River Team near Gateshead
|Country within the UK||England|
|Counties||Tyne and Wear, County Durham|
|Confluence with the River Tyne, Dunston, Tyne and Wear|
The name Team may have a Brittonic origin. The name may be from the Brittonic root tā-, with a sense of "melting, thawing, dissolving", plus a nasal root determinative, giving a form of *tā-m- or *tā-n-. However, Team has also been associated with the Indo-European *temhx-, "dark" and *tṃh-, "cut" or "be cut".
Its source is near Annfield Plain, where it is known as Kyo Burn. Then changing its name again to Causey Burn as it flows underneath the famous Causey Arch. It then flows past Beamish Museum in County Durham (where it is known as Beamish Burn) then crosses the border into Gateshead flowing through Lamesley. Continuing on into the Team Valley, the river flows through a culvert in the middle of the roundabout underneath the A1 road, it then continues through the Team Valley Trading Estate through a covered culvert, before emerging to the surface halfway along.
The River Team has long been regarded as one of the most polluted rivers in the area due to the discharges from Sewage works near Lamesley and heavy industry in the Team Valley. It is called "The Gut" by the residents of Dunston. However considerable improvements have now been made and the river is relatively clean.
The Environment Agency measure water quality of the river systems in England. Each is given an overall ecological status, which may be one of five levels: high, good, moderate, poor and bad. There are several components that are used to determine this, including biological status, which looks at the quantity and varieties of invertebrates, angiosperms and fish, and chemical status, which compares the concentrations of various chemicals against known safe concentrations. Chemical status is rated good or fail.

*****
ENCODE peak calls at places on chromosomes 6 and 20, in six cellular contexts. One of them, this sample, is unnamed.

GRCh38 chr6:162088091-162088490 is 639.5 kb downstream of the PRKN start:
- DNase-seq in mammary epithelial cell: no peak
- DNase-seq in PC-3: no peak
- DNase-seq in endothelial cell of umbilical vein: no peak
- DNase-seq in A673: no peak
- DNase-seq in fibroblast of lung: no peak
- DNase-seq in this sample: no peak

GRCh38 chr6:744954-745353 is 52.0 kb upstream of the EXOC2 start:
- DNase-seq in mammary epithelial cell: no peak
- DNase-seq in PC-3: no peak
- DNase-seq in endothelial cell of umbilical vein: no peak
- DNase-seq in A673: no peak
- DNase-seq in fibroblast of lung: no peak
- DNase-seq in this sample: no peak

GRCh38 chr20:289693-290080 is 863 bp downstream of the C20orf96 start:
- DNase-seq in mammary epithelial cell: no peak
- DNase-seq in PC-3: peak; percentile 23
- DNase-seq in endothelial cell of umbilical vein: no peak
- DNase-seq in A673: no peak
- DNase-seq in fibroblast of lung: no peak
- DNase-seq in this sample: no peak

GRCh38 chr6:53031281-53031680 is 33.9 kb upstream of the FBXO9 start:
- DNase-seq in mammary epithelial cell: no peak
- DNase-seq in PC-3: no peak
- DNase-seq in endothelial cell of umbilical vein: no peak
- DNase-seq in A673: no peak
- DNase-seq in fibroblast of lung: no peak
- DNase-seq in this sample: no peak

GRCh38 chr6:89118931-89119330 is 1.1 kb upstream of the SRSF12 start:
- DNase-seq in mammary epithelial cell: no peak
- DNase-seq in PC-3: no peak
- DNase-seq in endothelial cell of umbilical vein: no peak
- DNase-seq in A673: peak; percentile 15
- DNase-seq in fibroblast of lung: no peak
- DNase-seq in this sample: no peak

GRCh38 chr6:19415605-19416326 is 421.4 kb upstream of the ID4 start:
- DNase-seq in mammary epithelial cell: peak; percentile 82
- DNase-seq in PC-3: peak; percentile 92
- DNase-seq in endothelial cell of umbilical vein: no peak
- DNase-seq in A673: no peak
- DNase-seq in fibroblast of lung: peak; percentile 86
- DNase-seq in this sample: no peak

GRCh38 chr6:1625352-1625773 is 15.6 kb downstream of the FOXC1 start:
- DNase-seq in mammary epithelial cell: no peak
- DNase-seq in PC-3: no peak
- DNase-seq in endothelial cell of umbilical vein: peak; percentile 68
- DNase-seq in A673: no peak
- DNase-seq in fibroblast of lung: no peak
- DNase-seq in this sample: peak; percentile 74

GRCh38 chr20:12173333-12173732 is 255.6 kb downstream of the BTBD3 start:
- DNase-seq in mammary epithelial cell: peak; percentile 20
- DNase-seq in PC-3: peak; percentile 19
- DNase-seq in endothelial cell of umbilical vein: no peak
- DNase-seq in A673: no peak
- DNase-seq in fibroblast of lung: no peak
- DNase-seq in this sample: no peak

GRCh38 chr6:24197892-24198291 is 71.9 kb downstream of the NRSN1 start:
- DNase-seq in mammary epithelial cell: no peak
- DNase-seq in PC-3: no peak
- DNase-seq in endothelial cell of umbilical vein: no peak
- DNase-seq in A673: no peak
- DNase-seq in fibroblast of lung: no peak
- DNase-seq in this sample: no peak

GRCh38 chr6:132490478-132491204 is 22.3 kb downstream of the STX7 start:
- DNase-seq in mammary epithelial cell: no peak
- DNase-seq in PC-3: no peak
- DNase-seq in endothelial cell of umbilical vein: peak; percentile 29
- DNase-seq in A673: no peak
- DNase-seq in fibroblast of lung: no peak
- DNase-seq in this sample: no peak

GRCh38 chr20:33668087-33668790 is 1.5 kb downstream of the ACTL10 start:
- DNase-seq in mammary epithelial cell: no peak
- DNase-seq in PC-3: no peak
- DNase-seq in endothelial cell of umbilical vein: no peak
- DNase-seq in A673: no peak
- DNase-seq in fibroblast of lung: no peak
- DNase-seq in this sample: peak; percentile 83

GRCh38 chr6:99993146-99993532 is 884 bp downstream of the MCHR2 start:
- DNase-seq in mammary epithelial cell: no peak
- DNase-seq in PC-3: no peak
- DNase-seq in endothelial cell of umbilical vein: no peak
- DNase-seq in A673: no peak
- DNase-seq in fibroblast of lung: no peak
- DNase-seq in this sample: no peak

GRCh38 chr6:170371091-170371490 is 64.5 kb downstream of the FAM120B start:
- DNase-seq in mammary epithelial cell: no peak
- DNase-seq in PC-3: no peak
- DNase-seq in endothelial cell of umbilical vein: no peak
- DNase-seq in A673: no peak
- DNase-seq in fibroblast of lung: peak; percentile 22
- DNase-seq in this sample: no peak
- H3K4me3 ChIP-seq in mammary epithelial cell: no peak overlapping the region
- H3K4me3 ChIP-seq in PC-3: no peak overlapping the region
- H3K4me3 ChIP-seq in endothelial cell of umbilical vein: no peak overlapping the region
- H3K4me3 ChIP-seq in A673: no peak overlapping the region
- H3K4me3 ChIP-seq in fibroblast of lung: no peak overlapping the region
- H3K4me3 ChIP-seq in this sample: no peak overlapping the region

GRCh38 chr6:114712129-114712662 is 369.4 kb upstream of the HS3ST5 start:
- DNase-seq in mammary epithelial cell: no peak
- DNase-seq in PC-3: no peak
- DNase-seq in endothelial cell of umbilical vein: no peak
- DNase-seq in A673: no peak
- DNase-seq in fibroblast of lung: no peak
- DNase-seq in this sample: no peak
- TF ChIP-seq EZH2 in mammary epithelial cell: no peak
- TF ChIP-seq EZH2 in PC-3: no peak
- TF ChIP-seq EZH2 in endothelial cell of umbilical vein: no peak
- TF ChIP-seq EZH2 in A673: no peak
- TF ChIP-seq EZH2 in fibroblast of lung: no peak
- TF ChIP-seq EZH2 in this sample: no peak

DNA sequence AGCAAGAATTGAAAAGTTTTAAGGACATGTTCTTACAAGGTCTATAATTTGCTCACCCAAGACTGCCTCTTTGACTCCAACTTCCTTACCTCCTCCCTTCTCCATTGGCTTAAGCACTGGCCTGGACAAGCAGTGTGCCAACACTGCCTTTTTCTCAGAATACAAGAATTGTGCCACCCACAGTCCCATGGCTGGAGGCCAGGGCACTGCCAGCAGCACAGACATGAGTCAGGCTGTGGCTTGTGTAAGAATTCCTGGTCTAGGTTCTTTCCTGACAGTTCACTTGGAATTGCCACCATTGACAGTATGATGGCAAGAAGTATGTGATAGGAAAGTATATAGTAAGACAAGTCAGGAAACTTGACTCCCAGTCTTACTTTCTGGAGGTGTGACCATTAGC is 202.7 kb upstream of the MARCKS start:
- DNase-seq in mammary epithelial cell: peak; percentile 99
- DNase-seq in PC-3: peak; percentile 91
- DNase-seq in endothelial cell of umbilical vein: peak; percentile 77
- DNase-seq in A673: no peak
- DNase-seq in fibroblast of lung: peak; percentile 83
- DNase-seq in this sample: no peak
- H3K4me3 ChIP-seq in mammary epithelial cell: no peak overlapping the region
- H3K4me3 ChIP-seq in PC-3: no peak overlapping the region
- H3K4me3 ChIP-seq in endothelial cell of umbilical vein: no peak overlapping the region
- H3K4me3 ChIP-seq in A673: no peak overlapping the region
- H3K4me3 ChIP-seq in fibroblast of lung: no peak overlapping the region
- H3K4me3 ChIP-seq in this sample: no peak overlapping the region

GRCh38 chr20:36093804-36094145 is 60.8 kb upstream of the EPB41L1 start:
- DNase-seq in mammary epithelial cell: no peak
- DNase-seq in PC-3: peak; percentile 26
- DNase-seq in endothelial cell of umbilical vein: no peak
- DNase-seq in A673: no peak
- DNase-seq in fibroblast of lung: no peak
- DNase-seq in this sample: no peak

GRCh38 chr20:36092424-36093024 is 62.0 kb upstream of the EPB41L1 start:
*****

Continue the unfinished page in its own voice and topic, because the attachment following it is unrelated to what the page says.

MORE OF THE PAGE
Water quality of the River Team in 2019:
|Team from Source to Tyne||Moderate||Fail||Moderate||23.158 km (14.390 mi)||85.064 km2 (32.843 sq mi)||Heavily modified|
Prior to the last Ice Age, the lower part of the River Team actually formed the lower part of the River Wear, with a combined Tyne-Wear river continuing to the coast from Dunston. The ice diverted the River Wear to its current course towards the coast at Sunderland, with the smaller River Team flowing along its former course towards the River Tyne.
- James, Alan G. "A Guide to the Place-Name Evidence - Guide to the Elements" (PDF). Scottish Place Name Society - The Brittonic Language in the Old North. Retrieved 25 October 2018.
- "Glossary (see Biological quality element; Chemical status; and Ecological status)". Catchment Data Explorer. Environment Agency. 17 February 2016.
- "Team from Source to Tyne". Catchment Data Explorer. Environment Agency.